In the crumbling streets, endurance seemed to be the order of the day as youths hoisted mattresses on their shoulders for those made homeless by the damaging or complete destruction of 14 houses.
Four of those structures housed families of Palestinians involved in attacks on soldiers and Jewish settlers, the army says. Though human rights groups condemn the practice as collective punishment and a violation of the Fourth Geneva Convention, the army says the demolitions deter others considering violence against Israeli targets.
Neighboring houses were blown apart by the force of the blasts, which toppled the wall of a room where the Maqadme family took shelter after soldiers announced a curfew.
Jamil Maqadme, his face bruised and sweater torn in the explosion, remembers his mother leaving to make tea for his brother - and then an explosion. "Everyone was under the ruins," he says. "It was deep darkness. I heard my mother scream 'help.' "Something was on my chest, and it was difficult to breathe," he says. His father and a neighbor extricated him, but four of his siblings were injured, and his mother, Noha, was dead.
A block away at the house of Mr. Taha, the Hamas leader, nothing was left except toys and pieces of books in the rubble. Taha and two sons were in Israeli custody after a battle in which the army said grenades were tossed at troops.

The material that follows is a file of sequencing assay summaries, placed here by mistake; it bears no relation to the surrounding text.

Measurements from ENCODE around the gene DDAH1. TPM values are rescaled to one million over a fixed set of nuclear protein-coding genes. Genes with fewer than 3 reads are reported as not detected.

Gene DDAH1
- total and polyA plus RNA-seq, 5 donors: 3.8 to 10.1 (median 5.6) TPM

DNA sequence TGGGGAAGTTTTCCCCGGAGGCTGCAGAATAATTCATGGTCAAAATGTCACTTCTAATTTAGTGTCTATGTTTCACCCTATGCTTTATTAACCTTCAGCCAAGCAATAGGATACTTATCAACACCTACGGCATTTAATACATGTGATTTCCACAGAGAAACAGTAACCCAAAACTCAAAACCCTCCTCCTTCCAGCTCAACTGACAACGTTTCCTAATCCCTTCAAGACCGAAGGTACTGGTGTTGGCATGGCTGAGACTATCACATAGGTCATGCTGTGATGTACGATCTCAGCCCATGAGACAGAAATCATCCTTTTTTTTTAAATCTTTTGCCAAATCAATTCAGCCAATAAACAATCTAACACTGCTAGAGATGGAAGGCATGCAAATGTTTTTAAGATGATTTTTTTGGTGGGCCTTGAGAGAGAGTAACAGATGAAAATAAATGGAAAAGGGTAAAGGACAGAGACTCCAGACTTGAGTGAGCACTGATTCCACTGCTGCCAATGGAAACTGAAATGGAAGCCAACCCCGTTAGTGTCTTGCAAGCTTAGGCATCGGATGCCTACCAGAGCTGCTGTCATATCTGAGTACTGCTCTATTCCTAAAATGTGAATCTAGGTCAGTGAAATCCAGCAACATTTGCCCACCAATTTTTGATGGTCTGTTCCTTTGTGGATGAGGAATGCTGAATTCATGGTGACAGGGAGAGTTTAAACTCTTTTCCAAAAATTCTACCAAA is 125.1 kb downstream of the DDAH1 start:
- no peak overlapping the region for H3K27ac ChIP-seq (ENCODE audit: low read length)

The army holds the sheikh responsible for planning armed attacks, but Taha's son Hassan, sitting on a plastic chair amid the ruins, argues that his father is a preacher uninvolved in Hamas' armed wing.
As US-made F-16s flew above the camp, Hassan Taha asked: "Do the Israelis need to destroy half of Bureij to arrest my father? This will only increase the anger and the resistance."
It's a sentiment that fits snugly with Hamas's outlook. "The resistance is the best way to build more support among the Palestinians," says Ismail Abu Shanab, a senior Hamas leader. "Those who sacrifice their lives are seen by the people as patriots."
Though Hamas has taken part in recent Cairo cease-fire talks among Palestinian groups, Mr. Abu Shanab says the group is committed to armed resistance. Bir Zeit Professor Ahmed suggests that stance may be designed for domestic consumption. Championing resistance ensures Hamas's popularity while signing a cease-fire would rob the group of its reason for being, he says.
He notes that Hamas, which hopes one day to rival Mr. Arafat's Palestinian Authority as a political power, clearly scales back operations when it wants calm.
For now that is not the message Abu Shanab wants to convey. His office boasts a poster of Hamas's primitive Qassam rocket, which he calls a "message to Israelis that even though we do not have arms, we can develop means of resistance. The conclusion should be that Israelis cannot stop this resistance whatever security measures they take."